"When I look up at the scoreboard on Saturday and see us ahead 20-19 in the fourth quarter, I know that it's because of Ralph Polillio. He kept us in the ball game." --Harvard football coach Joe Restic
It's no secret that the next time Restic would look at the Harvard Stadium socreboard on Saturday atfernoon he would see the numbers "Cornell 25, Harvard 20," a score which would represent the final chapter in the Crimson's halfback Ralph Polillio on that afternoon.
Harvard scored three touchdowns against the Big Red on Saturday. Ralph Polillio notched the first and last of these, and did everything but score the one in the middle.
With the Crimson traliing 13-6 at the half (Harvard had scored in Polillio's one-yard run in the middle of the middle of the second quarter), the 5-ft., 9-in. gridiron dragster from Stoughton, Mass. proceeded to run the opening kickoff of the second half 81 yards to set up Matt Granger's touchdown three plays later, the play which tied the game at 13-13.
"We usually return kickoffs up the middle," the 9.6 sprinter noted in the locker room yesterday. "We don't use the sidelines all that much. We decided to try the left sideline this time. Our returen team had it blocked up really well. When I saw that I was ahead of the pursuit I cut back to the right side and brought it to the 13 before I ran out of gas."
Polillio did manage to refuel for one more spectacular score, a sparkling one-handed catch of a deflected Larry Brown pass late in the third quarter that went 32 yards for the gridders' final six points of the day.
Coach Restic hadn't "looked up at the scoreboard" yet. He was too busy trying to figure out a way of dispatching Cornell tailback Joe Holland, Who was hurdling Harvard defenders like Simpson hurdles luggage in an airline terminal. Holland's 55 carries and 244 yards may have upstaged the Ralph Polilio Show on this day, but being a matinee also-ran is something that the Harvard speedster has grown accustomed to.
Remember folks, this is Cambridge not Ann Arbor. Restic's multiflex is as democratic as they come, a kind of equal opportunity offense. "The multiflex doesn't key on one back for production, it uses all the backs equally. It's a good system, and it's been around here a lot longer than I have," Polillio said.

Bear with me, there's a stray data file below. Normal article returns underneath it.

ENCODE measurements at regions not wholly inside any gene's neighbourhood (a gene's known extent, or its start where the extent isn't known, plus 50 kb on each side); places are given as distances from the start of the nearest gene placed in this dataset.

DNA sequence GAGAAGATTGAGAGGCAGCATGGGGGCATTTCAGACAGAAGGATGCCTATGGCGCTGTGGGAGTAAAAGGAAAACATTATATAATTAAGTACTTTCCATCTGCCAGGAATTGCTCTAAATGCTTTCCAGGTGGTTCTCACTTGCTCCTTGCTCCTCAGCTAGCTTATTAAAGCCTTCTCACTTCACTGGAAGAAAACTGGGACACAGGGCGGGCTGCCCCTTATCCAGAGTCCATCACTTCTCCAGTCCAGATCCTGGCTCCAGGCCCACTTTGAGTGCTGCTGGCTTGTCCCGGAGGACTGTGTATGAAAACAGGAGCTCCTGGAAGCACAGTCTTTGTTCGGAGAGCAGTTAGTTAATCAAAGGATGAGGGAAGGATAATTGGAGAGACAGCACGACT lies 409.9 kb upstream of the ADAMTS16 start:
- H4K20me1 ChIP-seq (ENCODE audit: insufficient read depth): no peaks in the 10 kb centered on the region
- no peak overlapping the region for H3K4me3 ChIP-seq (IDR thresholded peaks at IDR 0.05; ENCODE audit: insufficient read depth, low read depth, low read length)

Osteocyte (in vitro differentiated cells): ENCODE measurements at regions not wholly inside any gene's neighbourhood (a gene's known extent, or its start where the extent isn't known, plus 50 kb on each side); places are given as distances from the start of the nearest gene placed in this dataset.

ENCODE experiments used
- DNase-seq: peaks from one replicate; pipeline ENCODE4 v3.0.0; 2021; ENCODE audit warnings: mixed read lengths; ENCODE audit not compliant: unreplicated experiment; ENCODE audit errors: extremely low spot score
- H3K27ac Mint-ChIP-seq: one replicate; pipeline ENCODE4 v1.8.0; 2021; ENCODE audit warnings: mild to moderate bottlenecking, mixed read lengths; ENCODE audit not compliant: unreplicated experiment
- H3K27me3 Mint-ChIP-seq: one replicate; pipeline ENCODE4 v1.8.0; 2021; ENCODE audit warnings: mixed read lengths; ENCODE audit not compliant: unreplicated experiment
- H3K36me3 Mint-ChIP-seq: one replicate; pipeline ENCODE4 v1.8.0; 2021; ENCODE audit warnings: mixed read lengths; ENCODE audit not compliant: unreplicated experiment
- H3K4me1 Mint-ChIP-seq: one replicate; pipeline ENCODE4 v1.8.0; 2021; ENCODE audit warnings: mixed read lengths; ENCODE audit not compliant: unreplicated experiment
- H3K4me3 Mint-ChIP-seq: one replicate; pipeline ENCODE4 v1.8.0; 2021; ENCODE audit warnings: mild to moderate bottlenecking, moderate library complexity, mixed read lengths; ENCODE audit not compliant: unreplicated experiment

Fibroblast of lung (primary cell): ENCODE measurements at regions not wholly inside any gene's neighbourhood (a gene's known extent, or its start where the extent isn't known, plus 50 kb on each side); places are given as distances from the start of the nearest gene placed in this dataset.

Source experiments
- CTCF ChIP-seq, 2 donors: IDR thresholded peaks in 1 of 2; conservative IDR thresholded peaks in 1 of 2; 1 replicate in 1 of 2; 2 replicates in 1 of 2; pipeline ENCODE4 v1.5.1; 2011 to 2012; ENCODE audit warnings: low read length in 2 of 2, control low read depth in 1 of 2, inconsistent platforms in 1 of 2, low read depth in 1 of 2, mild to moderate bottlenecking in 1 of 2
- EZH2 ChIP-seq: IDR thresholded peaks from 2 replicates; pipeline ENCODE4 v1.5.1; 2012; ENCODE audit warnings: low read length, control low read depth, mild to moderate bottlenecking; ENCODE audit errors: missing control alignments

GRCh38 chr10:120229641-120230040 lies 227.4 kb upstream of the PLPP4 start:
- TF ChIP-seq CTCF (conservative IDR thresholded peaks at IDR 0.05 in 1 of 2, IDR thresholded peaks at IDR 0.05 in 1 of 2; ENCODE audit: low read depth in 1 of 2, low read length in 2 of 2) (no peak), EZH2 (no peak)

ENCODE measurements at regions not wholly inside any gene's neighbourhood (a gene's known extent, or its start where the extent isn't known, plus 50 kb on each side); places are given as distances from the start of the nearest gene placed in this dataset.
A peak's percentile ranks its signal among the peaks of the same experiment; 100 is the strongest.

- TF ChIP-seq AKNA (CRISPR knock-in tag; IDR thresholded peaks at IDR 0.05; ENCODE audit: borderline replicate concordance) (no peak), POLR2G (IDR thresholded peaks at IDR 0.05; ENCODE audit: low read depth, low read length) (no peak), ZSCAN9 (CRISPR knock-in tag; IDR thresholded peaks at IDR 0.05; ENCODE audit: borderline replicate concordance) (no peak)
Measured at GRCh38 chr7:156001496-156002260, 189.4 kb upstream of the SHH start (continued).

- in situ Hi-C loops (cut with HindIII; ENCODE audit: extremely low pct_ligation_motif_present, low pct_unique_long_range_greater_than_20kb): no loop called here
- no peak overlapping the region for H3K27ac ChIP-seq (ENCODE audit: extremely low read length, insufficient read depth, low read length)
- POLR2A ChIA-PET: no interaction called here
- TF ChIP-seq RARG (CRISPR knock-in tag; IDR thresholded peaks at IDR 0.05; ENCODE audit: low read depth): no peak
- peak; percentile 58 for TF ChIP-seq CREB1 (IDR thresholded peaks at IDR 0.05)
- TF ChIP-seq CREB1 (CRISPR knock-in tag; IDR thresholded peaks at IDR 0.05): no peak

"Any back would love to get the chance to carry 30-35 times a game. But who am I to say that we'd win games if I got that chance. You've got to think of the team, the system, and your role in relation to them," he added.
Polillio realized how fortunate he is to the have any role at all. During his of his potential before a concussion on a a kickofff return against Dartmouth felled him for the rest of the season.
The following autumn Polillio was third on the team in rushing, but may well have set a league for getting his eggs scrambled, as he sustained three more concussions against Cornell, Brown, and Yale.
This fall, equipped with a new protective helmet, Polillo's over-ripe melon has avoided further battering and his statistics have benefitted as a result. Through the first four games Ralph has rushed for a team-leading 175 yards and caugt 7 passes for another 134 yards, to rank second behind backfield mate Paul Connors.
Polillio remains modest about his success so far and, with the injury to equally fleet-footed Wayne Moore, his ever-rising status in the Harvard attack.
"I'm pleased with my performance so far, but ultimately it has a lot to do with being in the right place at the right time. The holes are eithr there or they aren't and in my case I've been fortunate in having some good blocking and good opportunities to break loose," he said.
Polillio's development as a football player has progressed in an intellectual sense since the days in 1974 when he averaged 10 yards a carry and set a school scoring record for an 8-0 Deerfield Academy squad.
"I feel I've become a lot wiser with my experience," he noted. "I'm aware now of the game situation as a whole rather than a chance for personal success. Your're only as good s your team, and if the hole is there, I feel I have the ablility to get through it."
Captain Steve Potysman put it the best about Ralph Polillio's performance. "Pretty phenomenal, huh?" was his analysis.
And if you don't believe it, just look at the scoreboard.